When the concentrate of the invention serves as a biological glue, the reconstitution of the glue before use of the product is provided by means of an aqueous aprotinin solution at the rate of 10000 UI/ml, the resultant solution being mixed with calcic thrombin at the rate of 500 UI/ml.
The product is used either in liquid form dispensed by means of a double needle system (reconstituted biological glue on the one hand and calcic thrombin on the other hand) or in dry form (use as a powder) or by a spray system.
The following examples illustrate the invention without limiting the scope thereof.
The plasma used is obtained by the centrifugation of blood and frozen to -35° C. within six hours following blood collection. For preparing the concentrate, it is thawed to 37° C. Then, it is subjected to precipitation with 10% ethanol with a pH of 7.2, a protein content of 52 g/l and a temperature of 4° C. The mixture is agitated for 30 minutes then allowed to settle for a minimum time of 24 hours at 4° C.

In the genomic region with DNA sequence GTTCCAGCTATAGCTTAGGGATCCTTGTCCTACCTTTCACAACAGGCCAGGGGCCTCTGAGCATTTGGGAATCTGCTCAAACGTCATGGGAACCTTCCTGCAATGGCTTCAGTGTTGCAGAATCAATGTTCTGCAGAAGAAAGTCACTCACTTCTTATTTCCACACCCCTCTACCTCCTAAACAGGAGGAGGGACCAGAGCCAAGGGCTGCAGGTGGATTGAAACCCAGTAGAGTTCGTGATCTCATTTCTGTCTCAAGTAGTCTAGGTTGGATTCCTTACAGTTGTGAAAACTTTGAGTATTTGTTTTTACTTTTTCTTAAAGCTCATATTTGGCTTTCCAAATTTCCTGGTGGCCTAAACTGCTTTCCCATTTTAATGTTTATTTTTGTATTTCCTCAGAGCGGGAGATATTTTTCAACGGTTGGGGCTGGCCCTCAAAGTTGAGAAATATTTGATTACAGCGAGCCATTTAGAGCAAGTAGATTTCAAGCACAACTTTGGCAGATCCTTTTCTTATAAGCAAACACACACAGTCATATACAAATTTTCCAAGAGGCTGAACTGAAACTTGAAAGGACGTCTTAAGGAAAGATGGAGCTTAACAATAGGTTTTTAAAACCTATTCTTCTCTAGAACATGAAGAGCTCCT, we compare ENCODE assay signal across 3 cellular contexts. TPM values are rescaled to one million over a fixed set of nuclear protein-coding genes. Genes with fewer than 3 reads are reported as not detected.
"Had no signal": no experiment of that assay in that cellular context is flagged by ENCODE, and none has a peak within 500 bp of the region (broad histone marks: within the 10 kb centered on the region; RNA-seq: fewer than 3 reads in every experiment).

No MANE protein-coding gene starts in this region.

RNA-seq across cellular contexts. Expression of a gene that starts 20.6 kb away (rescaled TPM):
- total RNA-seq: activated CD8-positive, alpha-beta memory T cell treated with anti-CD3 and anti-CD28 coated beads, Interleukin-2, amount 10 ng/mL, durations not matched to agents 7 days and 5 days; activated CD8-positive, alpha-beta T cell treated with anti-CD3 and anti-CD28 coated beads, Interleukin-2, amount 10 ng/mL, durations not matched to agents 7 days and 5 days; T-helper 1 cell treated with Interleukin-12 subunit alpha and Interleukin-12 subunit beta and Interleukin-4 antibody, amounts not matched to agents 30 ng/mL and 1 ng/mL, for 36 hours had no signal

The ethanol supernatant is eliminated by centrifugation and the precipitate, enriched more especially in fibrinogen and Factor XIII, is recovered. The latter is thoroughly washed with a 10% solution of ethanol precooled to +4° C. then centrifuged again.
The precipitate is then resolubilized using a Tris/citrate buffer solution, then concentrated to 15-20 g/l of proteins, filtered and lyophilized, if required.
The resultant product is then put back into suspension at a rate of 50 g/l of proteins using a 3 g/l lysine solution (corresponding to a lysin content of the final product of 0.1 to 0.2 g/gram of proteins), then subjected to a second treatment with 10% ethanol, for an hour and a half at 35° C.